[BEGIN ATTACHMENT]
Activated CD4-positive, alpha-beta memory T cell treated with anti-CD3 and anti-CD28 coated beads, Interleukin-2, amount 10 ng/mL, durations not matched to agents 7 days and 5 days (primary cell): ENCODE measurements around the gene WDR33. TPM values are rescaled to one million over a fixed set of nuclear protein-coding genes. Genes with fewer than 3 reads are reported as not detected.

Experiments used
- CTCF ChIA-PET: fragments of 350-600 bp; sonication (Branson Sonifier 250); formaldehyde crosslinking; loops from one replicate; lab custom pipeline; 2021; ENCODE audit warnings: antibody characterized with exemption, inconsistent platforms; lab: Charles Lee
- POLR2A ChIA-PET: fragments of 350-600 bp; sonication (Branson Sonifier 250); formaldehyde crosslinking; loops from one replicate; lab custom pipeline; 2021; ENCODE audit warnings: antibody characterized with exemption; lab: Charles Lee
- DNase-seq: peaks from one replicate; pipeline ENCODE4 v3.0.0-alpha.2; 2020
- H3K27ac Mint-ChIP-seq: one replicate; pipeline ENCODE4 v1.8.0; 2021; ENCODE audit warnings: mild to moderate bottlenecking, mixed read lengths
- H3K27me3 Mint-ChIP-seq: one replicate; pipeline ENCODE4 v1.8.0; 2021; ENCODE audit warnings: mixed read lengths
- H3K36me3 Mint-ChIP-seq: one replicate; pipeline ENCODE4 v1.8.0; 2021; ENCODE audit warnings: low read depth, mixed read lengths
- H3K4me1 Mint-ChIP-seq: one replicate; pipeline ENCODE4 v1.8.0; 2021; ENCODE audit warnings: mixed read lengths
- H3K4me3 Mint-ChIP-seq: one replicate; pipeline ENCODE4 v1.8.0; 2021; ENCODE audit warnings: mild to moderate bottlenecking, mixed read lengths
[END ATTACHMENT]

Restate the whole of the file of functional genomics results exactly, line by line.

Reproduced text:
Activated CD4-positive, alpha-beta memory T cell treated with anti-CD3 and anti-CD28 coated beads, Interleukin-2, amount 10 ng/mL, durations not matched to agents 7 days and 5 days (primary cell): ENCODE measurements around the gene WDR33. TPM values are rescaled to one million over a fixed set of nuclear protein-coding genes. Genes with fewer than 3 reads are reported as not detected.

Experiments used
- CTCF ChIA-PET: fragments of 350-600 bp; sonication (Branson Sonifier 250); formaldehyde crosslinking; loops from one replicate; lab custom pipeline; 2021; ENCODE audit warnings: antibody characterized with exemption, inconsistent platforms; lab: Charles Lee
- POLR2A ChIA-PET: fragments of 350-600 bp; sonication (Branson Sonifier 250); formaldehyde crosslinking; loops from one replicate; lab custom pipeline; 2021; ENCODE audit warnings: antibody characterized with exemption; lab: Charles Lee
- DNase-seq: peaks from one replicate; pipeline ENCODE4 v3.0.0-alpha.2; 2020
- H3K27ac Mint-ChIP-seq: one replicate; pipeline ENCODE4 v1.8.0; 2021; ENCODE audit warnings: mild to moderate bottlenecking, mixed read lengths
- H3K27me3 Mint-ChIP-seq: one replicate; pipeline ENCODE4 v1.8.0; 2021; ENCODE audit warnings: mixed read lengths
- H3K36me3 Mint-ChIP-seq: one replicate; pipeline ENCODE4 v1.8.0; 2021; ENCODE audit warnings: low read depth, mixed read lengths
- H3K4me1 Mint-ChIP-seq: one replicate; pipeline ENCODE4 v1.8.0; 2021; ENCODE audit warnings: mixed read lengths
- H3K4me3 Mint-ChIP-seq: one replicate; pipeline ENCODE4 v1.8.0; 2021; ENCODE audit warnings: mild to moderate bottlenecking, mixed read lengths